9. 9. Tools are made by people, and most (or even all) educational technologies have pedagogies hard-coded into them in advance. This is why it is so essential we consider them carefully and critically —that we empty all our LEGOs onto the table and sift through them before we start building. Some tools are decidedly less innocuous than others. And some tools can never be hacked to good use.
  10. 10. Remote proctoring tools can’t ensure that students will not cheat. Turnitin won’t make students better writers. The LMS can’t ensure that students will learn. All will, however, ensure that students feel more thoroughly policed. All will ensure that students (and teachers) are more compliant.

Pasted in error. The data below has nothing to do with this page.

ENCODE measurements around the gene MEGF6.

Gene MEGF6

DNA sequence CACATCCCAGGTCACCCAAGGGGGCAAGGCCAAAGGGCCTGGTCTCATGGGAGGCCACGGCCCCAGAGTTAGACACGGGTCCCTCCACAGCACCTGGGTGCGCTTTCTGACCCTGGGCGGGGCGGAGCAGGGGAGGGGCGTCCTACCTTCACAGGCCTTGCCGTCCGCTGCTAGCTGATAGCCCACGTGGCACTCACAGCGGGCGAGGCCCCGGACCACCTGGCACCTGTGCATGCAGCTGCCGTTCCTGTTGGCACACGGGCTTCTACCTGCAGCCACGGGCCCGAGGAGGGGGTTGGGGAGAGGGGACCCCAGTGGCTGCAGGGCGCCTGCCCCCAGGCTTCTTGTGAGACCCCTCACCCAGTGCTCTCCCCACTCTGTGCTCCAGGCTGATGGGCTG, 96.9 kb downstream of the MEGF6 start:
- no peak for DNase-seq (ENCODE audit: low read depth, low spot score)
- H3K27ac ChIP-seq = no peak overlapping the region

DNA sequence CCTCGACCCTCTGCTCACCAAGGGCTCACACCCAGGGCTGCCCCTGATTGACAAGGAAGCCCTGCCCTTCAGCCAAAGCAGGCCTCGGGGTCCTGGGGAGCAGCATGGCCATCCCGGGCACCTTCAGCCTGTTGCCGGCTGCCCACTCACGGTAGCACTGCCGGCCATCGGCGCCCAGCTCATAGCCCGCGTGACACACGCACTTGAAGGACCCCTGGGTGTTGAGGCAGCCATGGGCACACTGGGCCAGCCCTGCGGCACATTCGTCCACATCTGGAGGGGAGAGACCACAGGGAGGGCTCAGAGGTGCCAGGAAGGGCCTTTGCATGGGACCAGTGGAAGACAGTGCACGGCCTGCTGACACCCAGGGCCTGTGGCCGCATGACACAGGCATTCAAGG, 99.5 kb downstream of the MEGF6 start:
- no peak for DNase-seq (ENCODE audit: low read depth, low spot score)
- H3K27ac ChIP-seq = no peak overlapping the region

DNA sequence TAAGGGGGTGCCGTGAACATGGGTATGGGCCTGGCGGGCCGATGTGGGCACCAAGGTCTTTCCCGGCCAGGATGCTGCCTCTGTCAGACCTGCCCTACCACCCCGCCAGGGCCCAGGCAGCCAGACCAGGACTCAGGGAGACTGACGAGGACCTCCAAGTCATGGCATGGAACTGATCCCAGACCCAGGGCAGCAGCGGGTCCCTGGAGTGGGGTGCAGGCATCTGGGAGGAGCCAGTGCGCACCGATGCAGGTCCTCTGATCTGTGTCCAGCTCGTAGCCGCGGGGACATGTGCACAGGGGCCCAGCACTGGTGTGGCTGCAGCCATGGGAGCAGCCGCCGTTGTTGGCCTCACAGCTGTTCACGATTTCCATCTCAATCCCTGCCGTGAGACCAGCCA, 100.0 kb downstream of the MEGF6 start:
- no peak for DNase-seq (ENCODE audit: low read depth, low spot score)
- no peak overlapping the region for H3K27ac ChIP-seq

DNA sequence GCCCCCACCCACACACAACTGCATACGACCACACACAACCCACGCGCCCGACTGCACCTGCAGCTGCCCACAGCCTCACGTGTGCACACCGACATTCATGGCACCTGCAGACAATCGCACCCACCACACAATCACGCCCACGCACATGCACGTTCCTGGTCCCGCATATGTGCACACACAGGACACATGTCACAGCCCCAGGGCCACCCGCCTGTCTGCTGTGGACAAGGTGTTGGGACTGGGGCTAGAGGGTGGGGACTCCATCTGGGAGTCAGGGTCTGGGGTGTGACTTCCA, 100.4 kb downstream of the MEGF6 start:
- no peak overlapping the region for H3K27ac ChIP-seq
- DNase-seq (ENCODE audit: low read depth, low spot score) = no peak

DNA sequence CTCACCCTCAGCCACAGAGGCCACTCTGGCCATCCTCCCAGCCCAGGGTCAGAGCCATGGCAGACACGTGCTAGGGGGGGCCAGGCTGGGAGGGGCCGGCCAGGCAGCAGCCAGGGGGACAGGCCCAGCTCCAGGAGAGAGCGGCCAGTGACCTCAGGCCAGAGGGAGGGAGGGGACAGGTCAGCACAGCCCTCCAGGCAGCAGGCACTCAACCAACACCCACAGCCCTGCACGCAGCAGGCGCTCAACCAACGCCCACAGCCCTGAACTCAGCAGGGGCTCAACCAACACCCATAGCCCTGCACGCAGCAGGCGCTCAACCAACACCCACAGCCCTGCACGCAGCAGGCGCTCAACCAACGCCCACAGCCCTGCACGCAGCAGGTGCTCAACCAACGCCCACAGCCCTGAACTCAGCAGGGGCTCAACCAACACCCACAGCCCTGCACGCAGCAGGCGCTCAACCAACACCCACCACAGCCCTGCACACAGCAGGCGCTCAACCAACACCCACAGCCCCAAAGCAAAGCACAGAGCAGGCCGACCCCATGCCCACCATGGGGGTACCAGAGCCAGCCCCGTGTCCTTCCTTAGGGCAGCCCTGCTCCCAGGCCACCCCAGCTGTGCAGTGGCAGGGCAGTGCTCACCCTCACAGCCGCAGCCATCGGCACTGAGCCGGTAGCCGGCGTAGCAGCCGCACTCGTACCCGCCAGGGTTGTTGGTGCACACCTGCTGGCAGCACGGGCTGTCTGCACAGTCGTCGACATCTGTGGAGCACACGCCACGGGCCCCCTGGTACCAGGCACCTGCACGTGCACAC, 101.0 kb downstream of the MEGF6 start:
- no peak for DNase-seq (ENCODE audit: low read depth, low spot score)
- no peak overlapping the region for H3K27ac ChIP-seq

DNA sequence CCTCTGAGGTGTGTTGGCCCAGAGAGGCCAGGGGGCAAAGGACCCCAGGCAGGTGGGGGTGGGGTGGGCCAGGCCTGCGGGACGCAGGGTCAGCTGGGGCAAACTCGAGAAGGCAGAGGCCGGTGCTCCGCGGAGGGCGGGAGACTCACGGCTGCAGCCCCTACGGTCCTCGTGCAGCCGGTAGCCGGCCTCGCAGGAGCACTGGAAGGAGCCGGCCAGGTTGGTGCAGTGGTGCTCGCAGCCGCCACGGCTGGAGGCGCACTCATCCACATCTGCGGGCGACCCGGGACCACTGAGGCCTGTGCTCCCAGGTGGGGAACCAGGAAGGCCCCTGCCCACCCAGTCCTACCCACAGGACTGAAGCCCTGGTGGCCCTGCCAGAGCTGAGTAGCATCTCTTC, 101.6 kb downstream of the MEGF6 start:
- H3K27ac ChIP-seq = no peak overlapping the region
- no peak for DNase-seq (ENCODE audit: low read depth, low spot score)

11. 11. A discussion of pedagogy needs to include a critical examination of our tools, what they afford, who they exclude, how they're monetized, and what pedagogies they have already baked in. But it requires we also begin with a consideration of what we value, the kinds of relationships we want to develop with students, why we gather together in places like universities, and how humans learn.
  12. 12. In his book Obedience to Authority, Stanley Milgram coins the term “counteranthropomorphism”—the tendency we have to remove the humanity of people we can’t see. These may be people on the other side of a wall, as in Milgram’s experiment, or people mediated by technology in a virtual classroom.